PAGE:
The International Olympic Committee (IOC) backed off somewhat on its support for esports appearing in an Olympic program after a meeting on Saturday, calling such talk “premature.”
That proclamation came after IOC officials met in Lausanne for the seventh Olympic Summit, during which many sports-related topics were discussed, including if esports could be included at the 2024 Summer Olympics.
IOC: Esports Don’t Match Olympic Values
However, after the meeting, such an inclusion seems unlikely. According to a statement released by the IOC after the summit, the committee still has several questions as to how or if esports can be integrated into the Olympics.
These include the fact that the most popular games in the esports landscape are always changing, that some games “are not compatible with the Olympic values,” and that the gaming industry is “commercially driven,” as opposed to the sports movement, which the IOC called “values-based.”
“For all these reasons, a discussion about the inclusion of esports/egames as a medal event on the Olympic programme is premature,” the statement read.
But while that message might be disappointing to some esports fans who would like to see Overwatch, Dota 2, or Starcraft contested alongside swimming and basketball, the statement also offered some indications that the IOC could still change its mind in the future.
For one, the committee seemed to agree that there was a physical component to esports competition, even if it wasn’t up to the level seen in most sports currently on the Olympic program.
“It was agreed that competitive gaming entails physical activity which can be compared to that required in more traditional sports,” the statement read. “This, on the other hand, cannot necessarily be said to apply to leisure electronic gaming. For this reason, the use of the term sport with regard to esports/egames needs further dialogue and study.”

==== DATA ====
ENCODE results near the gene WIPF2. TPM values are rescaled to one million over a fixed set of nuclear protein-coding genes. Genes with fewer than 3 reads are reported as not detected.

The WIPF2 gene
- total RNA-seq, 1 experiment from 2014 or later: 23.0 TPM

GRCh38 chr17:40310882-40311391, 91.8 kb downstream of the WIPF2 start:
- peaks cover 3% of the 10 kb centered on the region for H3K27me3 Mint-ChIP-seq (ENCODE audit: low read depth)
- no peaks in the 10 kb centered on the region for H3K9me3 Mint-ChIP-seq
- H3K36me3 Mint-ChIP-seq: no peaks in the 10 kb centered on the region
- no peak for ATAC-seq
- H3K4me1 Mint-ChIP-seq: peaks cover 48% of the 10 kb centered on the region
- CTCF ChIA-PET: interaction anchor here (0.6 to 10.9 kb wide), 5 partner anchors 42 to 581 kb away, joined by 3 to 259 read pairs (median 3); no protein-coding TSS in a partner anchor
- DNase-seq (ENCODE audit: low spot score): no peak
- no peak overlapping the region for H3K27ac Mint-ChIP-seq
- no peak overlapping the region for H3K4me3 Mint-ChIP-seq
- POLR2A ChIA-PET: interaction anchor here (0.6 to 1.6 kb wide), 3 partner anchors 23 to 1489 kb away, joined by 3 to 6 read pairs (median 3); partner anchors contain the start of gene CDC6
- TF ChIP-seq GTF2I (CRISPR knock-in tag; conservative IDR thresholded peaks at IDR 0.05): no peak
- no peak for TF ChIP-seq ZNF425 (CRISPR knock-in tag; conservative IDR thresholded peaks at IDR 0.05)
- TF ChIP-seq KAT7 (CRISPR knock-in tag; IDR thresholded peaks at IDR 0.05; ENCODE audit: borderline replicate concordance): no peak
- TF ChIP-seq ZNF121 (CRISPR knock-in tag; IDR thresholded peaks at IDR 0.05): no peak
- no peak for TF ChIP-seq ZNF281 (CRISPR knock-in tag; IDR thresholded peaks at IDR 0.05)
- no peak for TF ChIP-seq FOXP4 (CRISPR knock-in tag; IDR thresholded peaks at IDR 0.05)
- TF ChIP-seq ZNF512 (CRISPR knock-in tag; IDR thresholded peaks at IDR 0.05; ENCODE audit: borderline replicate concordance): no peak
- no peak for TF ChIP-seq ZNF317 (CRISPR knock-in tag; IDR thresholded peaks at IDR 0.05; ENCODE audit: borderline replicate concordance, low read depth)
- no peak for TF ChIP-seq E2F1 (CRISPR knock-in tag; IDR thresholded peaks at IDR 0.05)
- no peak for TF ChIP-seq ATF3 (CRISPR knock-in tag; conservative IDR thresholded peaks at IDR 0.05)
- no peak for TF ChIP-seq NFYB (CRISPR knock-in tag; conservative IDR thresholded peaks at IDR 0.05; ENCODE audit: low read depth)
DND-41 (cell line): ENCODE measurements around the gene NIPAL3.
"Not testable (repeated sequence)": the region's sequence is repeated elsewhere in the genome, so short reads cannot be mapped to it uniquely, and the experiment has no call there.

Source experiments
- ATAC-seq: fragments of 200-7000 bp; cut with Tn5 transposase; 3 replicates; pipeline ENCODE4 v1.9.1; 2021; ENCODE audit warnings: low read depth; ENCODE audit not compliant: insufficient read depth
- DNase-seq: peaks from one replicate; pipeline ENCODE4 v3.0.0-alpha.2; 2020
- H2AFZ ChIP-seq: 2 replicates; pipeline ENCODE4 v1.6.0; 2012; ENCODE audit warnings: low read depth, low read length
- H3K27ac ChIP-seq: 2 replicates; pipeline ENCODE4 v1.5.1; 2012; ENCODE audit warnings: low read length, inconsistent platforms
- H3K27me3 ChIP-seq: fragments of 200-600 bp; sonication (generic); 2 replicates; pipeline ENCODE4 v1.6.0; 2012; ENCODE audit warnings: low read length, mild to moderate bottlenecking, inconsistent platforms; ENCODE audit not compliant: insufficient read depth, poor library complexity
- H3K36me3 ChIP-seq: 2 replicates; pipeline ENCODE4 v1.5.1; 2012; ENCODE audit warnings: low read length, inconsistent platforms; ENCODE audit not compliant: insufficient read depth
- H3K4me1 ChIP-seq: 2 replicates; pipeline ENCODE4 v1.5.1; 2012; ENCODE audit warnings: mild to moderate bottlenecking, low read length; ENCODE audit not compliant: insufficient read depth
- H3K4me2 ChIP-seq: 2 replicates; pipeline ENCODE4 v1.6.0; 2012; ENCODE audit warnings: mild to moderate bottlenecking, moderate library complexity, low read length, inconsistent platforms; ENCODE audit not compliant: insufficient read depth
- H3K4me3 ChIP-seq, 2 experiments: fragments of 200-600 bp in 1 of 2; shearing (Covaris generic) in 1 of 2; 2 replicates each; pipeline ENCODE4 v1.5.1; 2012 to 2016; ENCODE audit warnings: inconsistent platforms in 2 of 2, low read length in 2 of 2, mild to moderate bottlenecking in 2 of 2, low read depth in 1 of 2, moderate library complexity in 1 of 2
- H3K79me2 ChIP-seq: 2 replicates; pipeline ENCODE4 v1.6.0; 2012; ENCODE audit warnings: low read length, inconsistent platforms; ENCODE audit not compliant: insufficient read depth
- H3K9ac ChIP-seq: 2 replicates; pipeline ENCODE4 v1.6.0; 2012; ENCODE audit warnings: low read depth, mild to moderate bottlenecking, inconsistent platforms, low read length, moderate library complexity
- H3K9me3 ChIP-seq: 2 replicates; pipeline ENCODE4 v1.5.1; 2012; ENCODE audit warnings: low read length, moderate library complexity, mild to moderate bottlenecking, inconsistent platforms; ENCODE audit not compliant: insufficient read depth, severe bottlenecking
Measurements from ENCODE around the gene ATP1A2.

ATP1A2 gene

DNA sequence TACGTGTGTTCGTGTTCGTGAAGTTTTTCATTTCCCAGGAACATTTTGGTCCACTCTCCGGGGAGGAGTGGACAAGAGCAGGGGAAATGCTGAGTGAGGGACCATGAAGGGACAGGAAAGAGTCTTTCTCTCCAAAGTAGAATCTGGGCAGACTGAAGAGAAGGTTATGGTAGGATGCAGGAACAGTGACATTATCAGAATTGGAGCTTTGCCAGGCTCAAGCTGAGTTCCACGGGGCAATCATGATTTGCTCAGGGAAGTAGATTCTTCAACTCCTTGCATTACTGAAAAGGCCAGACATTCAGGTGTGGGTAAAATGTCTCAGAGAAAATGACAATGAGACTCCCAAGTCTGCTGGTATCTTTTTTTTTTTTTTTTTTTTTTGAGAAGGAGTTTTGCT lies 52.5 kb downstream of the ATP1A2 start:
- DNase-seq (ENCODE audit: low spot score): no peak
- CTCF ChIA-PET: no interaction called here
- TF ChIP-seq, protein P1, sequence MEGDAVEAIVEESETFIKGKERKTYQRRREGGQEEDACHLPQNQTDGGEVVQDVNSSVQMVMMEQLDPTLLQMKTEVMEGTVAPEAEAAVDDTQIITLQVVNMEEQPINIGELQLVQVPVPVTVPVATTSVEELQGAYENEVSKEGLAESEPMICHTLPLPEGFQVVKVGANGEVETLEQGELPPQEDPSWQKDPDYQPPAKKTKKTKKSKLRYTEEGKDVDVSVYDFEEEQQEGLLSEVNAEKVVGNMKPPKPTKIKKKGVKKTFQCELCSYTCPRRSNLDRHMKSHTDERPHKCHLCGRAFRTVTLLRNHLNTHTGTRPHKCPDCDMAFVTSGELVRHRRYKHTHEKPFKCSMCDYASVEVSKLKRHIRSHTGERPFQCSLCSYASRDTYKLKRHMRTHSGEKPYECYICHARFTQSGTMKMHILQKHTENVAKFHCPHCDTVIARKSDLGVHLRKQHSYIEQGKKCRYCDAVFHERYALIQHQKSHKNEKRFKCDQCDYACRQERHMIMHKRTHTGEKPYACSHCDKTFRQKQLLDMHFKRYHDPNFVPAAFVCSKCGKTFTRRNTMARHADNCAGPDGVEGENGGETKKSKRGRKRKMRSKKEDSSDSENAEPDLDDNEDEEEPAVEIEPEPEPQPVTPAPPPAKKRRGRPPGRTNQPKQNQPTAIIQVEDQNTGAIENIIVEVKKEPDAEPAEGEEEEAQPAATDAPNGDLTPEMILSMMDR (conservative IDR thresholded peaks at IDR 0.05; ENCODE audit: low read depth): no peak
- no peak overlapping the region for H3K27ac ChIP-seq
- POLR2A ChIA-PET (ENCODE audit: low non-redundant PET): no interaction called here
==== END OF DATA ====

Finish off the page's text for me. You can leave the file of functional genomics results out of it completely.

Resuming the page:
Sports Games Could Become Exception
One ongoing issue for the IOC has been the “values” of competitive video games. In short, because some games feature violence in their gameplay, Olympic officials question whether those titles could ever fit in with the tone of the Olympics.
“We cannot have in the Olympic program a game which is promoting violence or discrimination,” IOC president Thomas Bach told the Associated Press in September. “They, from our point of view, are contrary to the Olympic values and cannot therefore be accepted.”
However, the IOC did acknowledge that at least one genre of gaming gets around the values issue and some of the other uncertainties they cited: games that are based on real world sports.
“Because of this, accelerated cooperation with regard to these kinds of esports is encouraged by the Summit,” the statement read.
Federations were encouraged “to explore the potential benefits and applications of the electronic and virtual versions of their sports.”
Even beyond sports games like Madden or FIFA, however, the IOC made sure to note that they weren’t dismissing the idea of including esports eventually.
“It was agreed that the Olympic Movement should continue to engage with this community, whilst at the same time acknowledging that uncertainties remain,” the IOC wrote.